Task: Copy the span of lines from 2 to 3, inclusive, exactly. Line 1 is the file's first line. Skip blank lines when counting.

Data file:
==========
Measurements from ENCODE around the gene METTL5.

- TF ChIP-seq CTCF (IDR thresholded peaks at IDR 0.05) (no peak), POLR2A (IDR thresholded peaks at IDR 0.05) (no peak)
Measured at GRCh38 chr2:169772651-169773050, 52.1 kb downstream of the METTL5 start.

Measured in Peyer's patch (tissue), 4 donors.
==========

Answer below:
- TF ChIP-seq CTCF (IDR thresholded peaks at IDR 0.05) (no peak), POLR2A (IDR thresholded peaks at IDR 0.05) (no peak)
Measured at GRCh38 chr2:169772651-169773050, 52.1 kb downstream of the METTL5 start.